Maternal Transfer of Natural (Auto-) Antibodies in Chickens

M. Rifqi Ismiraj, J.A.J. Arts, H.K. Parmentier*

*Corresponding author for this work

Research output: Contribution to journalArticleAcademicpeer-review

1 Citation (Scopus)

Abstract

The presence and relative levels (titers) of IgM and IgG natural antibodies (NAb) binding keyhole limpet hemocyanin (KLH), and natural (auto-) antibodies (N(A)Ab) binding salmon double-stranded DNA (dsDNA), (oxidated-) phosphatidyl (phosphoryl) choline-conjugated bovine serum albumin (PC-BSA), PC-conjugated ovalbumin (PC-OVA), and OVA, respectively, were studied in adult hen plasma, egg yolk, egg albumen, plasma of their hatchlings, and in 8-day-old chick plasma. Birds and eggs were from 2 lines divergently selected for high or low NAb levels binding KLH. This study aimed to determine 1) correlated phenotypic responses of selection for NAb to KLH, 2) transfer of maternal NAb and N(A)Ab via egg compartments, 3) levels of likely maternal NAb and N(A)Ab in hatchlings and 8-day-old chicks, and 4) whether a composite trait: IgM anti-PC-BSA/IgG anti-dsDNA ratio in the compartments could be used as a parameter for health or immune status.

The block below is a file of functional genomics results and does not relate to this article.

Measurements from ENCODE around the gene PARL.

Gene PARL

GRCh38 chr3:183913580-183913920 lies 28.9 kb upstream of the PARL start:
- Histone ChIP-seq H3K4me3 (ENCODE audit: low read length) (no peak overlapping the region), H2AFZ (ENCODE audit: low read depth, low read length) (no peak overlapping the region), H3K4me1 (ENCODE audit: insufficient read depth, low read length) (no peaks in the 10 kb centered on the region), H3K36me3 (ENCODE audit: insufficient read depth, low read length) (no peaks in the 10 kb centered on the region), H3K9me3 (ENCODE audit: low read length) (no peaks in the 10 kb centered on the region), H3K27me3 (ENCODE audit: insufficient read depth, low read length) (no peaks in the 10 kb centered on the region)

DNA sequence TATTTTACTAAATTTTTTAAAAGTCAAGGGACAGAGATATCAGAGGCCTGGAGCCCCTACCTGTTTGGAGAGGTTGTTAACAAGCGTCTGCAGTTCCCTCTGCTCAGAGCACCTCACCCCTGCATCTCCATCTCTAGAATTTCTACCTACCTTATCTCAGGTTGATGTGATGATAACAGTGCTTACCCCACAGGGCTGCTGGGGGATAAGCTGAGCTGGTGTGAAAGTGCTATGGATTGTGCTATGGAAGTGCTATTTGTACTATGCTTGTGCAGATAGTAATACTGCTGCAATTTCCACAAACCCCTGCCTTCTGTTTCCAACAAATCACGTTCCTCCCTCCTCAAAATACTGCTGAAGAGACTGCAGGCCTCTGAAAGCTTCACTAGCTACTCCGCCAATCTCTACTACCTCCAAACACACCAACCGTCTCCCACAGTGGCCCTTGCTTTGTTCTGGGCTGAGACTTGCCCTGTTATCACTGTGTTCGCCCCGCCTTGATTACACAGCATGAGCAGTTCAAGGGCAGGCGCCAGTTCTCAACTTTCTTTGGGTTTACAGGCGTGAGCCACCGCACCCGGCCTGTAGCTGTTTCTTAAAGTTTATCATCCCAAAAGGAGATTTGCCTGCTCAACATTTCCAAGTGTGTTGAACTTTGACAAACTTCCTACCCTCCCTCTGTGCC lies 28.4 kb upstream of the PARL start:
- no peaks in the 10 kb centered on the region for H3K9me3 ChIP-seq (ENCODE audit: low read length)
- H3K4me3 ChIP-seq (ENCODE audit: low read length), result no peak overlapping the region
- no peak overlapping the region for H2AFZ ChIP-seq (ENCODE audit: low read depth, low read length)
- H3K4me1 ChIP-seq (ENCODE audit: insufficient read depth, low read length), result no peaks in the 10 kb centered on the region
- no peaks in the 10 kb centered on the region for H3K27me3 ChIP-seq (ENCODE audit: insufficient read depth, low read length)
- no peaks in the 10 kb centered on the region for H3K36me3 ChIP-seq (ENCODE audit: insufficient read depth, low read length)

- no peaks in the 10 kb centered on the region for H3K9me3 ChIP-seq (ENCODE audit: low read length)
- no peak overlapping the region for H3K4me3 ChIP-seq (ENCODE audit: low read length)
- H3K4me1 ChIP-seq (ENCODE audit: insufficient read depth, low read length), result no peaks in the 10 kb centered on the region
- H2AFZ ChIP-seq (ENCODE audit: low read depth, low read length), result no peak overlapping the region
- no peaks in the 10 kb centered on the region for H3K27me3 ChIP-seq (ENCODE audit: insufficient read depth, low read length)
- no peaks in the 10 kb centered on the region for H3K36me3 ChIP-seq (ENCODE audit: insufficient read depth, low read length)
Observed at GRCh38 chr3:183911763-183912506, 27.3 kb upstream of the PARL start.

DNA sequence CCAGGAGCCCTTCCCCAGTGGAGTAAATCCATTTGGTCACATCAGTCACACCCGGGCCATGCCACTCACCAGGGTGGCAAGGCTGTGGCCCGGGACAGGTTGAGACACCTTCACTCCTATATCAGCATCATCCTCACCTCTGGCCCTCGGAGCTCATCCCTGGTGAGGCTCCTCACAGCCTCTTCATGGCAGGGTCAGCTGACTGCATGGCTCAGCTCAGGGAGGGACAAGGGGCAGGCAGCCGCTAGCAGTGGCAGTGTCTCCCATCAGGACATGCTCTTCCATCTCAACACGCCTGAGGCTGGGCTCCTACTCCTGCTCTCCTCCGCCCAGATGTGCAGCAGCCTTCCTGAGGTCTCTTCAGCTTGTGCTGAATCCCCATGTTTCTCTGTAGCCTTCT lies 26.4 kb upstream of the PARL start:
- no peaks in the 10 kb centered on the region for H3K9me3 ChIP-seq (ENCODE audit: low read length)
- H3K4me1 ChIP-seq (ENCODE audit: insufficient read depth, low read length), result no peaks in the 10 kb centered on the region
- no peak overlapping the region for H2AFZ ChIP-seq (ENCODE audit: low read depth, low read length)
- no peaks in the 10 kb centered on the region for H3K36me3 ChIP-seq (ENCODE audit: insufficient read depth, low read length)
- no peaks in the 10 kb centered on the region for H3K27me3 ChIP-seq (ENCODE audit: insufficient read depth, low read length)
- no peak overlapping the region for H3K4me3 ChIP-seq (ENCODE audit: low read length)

NAb and N(A)Ab to all tested antigens were found in adult hens, but low or no levels were found for IgM in yolk and IgG in albumen. Depending on the antigen, NAb and N(A)Ab were found in hatchlings and day 8 birds. Divergent selection and breeding based on NAb binding KLH affected antibody titers of almost all antigens in almost all compartments, in a similar way. Maternal transfer of NAb and N(A)Ab from the adult hen to offspring was via specific routes for specific antigens and isotypes, especially for IgG as suggested by cluster analyses and significant correlations. There was little indication of production of new NAb and N(A)Ab to the studied antigens in either the egg compartments or the hatchlings. A composite trait of IgM PC-BSA/IgG dsDNA ratio was as yet not indicative for immune status, as no significant differences were found between the lines for all compartments.

In conclusion, hens provide neonatal chickens with natural (self-) binding IgG antibodies that have been proposed to perform homeostatic functions during the period in which neonates do not produce these antibodies themselves.
Original languageEnglish
Article numberpez017
Pages (from-to)2380-2391
Number of pages12
JournalPoultry Science
Volume98
Issue number6
Early online date25 Jan 2019
DOIs
Publication statusPublished - Jun 2019

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